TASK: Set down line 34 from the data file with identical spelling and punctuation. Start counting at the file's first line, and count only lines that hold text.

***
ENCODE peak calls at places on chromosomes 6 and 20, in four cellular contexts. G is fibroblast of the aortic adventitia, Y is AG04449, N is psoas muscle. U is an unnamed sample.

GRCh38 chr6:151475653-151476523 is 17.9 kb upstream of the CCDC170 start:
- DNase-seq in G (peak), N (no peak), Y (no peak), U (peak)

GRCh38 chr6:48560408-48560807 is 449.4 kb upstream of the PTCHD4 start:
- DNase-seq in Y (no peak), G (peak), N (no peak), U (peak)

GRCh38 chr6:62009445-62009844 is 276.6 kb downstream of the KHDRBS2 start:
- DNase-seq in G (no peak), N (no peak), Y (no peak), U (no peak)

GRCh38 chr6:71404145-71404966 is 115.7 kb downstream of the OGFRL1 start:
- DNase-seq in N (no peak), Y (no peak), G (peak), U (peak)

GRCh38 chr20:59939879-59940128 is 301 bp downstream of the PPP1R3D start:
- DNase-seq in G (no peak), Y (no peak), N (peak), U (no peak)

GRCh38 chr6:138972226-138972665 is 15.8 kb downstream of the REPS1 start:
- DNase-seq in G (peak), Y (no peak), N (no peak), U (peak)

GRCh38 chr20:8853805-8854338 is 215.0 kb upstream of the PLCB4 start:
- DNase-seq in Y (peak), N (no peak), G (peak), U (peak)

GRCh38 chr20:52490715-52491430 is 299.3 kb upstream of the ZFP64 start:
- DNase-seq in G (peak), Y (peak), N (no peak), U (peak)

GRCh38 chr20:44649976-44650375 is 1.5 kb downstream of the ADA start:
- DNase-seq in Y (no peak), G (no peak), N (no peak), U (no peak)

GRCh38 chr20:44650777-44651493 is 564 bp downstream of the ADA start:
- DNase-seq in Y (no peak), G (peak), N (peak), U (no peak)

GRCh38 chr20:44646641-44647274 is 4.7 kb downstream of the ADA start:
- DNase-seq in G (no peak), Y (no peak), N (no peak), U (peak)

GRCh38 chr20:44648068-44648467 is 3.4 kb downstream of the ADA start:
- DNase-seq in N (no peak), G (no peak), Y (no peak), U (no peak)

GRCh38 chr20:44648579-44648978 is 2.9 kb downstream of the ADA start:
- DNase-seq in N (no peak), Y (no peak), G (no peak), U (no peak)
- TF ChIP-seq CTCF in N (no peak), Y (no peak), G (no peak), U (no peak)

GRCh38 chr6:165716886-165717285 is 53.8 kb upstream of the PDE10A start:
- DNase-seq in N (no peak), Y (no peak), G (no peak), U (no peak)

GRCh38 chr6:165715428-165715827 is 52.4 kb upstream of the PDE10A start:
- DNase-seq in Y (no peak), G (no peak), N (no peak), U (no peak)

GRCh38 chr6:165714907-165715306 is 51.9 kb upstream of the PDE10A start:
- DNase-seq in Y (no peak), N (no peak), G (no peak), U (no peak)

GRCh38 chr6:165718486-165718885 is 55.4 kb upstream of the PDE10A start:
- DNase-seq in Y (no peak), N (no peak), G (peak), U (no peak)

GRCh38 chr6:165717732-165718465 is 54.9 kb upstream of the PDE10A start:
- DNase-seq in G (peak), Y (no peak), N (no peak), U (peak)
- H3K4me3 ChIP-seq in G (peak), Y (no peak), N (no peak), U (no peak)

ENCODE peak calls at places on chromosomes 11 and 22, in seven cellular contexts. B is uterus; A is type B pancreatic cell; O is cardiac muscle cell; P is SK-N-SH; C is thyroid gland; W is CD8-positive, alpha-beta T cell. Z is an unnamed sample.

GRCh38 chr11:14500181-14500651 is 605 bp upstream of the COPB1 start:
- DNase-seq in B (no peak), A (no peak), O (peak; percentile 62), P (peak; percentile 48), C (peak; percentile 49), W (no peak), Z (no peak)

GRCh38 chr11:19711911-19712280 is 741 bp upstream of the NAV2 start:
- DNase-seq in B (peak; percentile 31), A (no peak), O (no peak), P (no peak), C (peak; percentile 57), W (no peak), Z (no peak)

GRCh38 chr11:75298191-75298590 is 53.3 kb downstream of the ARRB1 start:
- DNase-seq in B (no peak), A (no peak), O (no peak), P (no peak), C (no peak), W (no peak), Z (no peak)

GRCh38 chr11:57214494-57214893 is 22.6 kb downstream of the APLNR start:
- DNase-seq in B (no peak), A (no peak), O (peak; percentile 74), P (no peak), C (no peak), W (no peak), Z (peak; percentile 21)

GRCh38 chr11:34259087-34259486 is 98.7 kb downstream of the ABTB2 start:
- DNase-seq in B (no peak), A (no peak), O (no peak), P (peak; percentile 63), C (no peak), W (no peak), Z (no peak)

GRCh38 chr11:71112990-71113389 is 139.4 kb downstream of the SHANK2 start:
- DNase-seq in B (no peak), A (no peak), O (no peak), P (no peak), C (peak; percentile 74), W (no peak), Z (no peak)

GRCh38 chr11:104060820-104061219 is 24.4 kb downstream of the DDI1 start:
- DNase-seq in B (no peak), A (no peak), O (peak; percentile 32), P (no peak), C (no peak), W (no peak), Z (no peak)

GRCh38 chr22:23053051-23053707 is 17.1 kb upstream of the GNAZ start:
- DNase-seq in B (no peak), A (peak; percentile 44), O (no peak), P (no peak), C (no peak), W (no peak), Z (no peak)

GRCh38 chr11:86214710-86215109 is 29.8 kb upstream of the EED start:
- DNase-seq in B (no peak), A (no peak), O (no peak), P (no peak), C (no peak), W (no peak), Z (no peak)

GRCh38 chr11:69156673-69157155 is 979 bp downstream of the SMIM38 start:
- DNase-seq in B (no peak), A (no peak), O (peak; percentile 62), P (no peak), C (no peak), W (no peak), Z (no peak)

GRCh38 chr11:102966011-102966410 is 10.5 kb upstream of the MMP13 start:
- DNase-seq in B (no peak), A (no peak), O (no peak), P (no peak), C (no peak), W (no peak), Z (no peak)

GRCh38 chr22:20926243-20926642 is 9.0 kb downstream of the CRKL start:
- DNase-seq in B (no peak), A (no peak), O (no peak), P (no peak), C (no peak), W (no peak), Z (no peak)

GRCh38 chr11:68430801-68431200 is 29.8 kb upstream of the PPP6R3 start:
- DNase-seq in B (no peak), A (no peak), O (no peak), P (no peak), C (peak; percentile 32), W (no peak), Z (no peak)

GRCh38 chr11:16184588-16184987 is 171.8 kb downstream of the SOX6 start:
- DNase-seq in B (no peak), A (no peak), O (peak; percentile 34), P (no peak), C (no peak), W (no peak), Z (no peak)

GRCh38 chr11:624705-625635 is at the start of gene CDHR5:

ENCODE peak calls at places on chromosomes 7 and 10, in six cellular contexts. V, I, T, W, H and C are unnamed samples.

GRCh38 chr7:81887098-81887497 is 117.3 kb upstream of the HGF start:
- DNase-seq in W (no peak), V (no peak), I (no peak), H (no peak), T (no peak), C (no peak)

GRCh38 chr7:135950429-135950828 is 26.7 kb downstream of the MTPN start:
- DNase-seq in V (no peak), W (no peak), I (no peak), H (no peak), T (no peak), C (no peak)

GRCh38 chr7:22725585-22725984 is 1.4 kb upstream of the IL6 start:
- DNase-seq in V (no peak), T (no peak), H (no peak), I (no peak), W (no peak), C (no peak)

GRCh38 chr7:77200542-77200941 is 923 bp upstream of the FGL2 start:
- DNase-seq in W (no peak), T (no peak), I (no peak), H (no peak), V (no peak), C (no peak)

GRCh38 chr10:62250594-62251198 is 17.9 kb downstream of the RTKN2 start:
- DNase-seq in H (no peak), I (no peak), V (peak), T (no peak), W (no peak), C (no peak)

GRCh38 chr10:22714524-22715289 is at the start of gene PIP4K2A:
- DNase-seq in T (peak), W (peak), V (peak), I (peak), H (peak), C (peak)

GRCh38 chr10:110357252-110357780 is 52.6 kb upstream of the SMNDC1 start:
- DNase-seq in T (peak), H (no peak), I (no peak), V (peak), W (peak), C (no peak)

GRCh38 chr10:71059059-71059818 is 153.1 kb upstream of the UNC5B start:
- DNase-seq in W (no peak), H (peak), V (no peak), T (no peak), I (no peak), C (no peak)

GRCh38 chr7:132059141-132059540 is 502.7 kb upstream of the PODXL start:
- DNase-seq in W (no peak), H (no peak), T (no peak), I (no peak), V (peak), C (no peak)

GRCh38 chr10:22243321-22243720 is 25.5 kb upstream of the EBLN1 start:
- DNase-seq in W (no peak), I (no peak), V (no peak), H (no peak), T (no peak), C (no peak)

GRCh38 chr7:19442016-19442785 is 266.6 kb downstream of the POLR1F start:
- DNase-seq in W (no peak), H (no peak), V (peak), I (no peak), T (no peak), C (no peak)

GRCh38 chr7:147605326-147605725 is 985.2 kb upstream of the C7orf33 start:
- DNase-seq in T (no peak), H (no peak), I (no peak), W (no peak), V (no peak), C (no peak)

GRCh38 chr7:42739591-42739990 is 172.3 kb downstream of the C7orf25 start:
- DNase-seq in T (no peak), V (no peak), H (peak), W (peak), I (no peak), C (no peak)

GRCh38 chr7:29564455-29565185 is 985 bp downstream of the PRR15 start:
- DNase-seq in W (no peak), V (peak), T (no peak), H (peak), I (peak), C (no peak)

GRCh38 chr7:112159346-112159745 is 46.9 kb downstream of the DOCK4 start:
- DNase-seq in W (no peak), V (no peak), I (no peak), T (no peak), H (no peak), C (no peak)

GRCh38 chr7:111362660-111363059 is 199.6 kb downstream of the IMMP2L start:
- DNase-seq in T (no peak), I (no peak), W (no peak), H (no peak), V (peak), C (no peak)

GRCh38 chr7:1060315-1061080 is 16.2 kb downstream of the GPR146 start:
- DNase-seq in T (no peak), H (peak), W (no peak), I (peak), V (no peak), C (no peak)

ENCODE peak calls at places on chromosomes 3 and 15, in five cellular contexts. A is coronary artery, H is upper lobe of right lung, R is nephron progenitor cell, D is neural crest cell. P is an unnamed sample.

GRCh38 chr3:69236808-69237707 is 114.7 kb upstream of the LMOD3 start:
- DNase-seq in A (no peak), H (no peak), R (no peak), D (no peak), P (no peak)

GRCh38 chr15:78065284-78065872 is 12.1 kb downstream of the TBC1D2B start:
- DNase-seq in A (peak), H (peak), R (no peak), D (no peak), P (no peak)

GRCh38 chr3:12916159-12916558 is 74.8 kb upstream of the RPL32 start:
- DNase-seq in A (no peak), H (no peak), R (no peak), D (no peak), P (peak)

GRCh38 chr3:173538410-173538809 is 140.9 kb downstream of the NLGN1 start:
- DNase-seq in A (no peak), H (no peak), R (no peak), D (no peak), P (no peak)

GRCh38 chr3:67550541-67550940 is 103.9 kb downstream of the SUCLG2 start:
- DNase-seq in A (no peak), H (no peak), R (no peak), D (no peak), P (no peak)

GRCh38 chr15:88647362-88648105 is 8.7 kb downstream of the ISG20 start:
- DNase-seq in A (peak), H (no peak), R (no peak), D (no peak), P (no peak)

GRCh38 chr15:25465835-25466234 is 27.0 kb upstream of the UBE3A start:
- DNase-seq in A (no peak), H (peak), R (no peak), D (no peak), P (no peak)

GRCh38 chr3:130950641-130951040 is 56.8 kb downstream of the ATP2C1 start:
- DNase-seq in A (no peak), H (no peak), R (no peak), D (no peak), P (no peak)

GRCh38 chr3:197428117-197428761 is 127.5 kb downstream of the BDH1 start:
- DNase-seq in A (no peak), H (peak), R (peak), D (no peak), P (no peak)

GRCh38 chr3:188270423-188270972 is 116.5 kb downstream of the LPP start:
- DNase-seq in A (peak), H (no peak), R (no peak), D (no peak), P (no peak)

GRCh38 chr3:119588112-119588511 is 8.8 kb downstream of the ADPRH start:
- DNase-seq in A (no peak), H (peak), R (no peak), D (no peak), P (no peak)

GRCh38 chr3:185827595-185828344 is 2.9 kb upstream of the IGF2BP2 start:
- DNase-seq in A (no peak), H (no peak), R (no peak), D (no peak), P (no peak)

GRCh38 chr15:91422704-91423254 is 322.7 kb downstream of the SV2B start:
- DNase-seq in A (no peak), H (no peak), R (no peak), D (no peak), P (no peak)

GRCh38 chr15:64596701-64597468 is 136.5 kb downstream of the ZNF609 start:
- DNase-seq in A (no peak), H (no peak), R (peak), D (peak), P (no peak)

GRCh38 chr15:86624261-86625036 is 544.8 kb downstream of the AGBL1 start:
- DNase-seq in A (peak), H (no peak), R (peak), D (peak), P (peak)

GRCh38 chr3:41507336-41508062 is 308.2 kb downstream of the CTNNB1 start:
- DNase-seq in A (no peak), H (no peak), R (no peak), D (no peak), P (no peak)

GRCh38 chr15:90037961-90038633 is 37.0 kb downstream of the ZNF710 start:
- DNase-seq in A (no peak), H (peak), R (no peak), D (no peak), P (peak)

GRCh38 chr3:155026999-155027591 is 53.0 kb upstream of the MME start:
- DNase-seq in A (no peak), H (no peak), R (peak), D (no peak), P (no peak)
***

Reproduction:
- DNase-seq in Y (no peak), N (no peak), G (no peak), U (no peak)